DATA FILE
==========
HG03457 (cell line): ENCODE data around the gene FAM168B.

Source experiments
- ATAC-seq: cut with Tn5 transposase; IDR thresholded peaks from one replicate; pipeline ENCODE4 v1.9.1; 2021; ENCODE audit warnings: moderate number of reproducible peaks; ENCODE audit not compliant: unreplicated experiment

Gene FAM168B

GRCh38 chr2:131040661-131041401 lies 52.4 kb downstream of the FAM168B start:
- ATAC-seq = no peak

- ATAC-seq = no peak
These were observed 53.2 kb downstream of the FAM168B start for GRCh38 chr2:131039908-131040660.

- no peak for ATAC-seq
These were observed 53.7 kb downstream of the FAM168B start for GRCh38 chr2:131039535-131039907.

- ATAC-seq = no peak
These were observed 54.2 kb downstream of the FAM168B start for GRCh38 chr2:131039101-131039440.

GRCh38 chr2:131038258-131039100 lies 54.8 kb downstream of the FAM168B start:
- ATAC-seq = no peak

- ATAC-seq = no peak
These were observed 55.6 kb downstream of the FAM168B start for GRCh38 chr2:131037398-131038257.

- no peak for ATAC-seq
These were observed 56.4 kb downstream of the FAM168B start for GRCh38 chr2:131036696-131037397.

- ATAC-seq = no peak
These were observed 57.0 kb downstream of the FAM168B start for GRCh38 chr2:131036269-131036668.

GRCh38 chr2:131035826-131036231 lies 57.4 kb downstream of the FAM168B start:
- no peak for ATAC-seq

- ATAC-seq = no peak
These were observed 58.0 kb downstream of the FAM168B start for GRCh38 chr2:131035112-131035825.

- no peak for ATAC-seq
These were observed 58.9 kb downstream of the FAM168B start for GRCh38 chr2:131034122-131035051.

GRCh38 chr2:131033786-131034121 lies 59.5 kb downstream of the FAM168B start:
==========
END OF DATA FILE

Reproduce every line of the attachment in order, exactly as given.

HG03457 (cell line): ENCODE data around the gene FAM168B.

Source experiments
- ATAC-seq: cut with Tn5 transposase; IDR thresholded peaks from one replicate; pipeline ENCODE4 v1.9.1; 2021; ENCODE audit warnings: moderate number of reproducible peaks; ENCODE audit not compliant: unreplicated experiment

Gene FAM168B

GRCh38 chr2:131040661-131041401 lies 52.4 kb downstream of the FAM168B start:
- ATAC-seq = no peak

- ATAC-seq = no peak
These were observed 53.2 kb downstream of the FAM168B start for GRCh38 chr2:131039908-131040660.

- no peak for ATAC-seq
These were observed 53.7 kb downstream of the FAM168B start for GRCh38 chr2:131039535-131039907.

- ATAC-seq = no peak
These were observed 54.2 kb downstream of the FAM168B start for GRCh38 chr2:131039101-131039440.

GRCh38 chr2:131038258-131039100 lies 54.8 kb downstream of the FAM168B start:
- ATAC-seq = no peak

- ATAC-seq = no peak
These were observed 55.6 kb downstream of the FAM168B start for GRCh38 chr2:131037398-131038257.

- no peak for ATAC-seq
These were observed 56.4 kb downstream of the FAM168B start for GRCh38 chr2:131036696-131037397.

- ATAC-seq = no peak
These were observed 57.0 kb downstream of the FAM168B start for GRCh38 chr2:131036269-131036668.

GRCh38 chr2:131035826-131036231 lies 57.4 kb downstream of the FAM168B start:
- no peak for ATAC-seq

- ATAC-seq = no peak
These were observed 58.0 kb downstream of the FAM168B start for GRCh38 chr2:131035112-131035825.

- no peak for ATAC-seq
These were observed 58.9 kb downstream of the FAM168B start for GRCh38 chr2:131034122-131035051.

GRCh38 chr2:131033786-131034121 lies 59.5 kb downstream of the FAM168B start: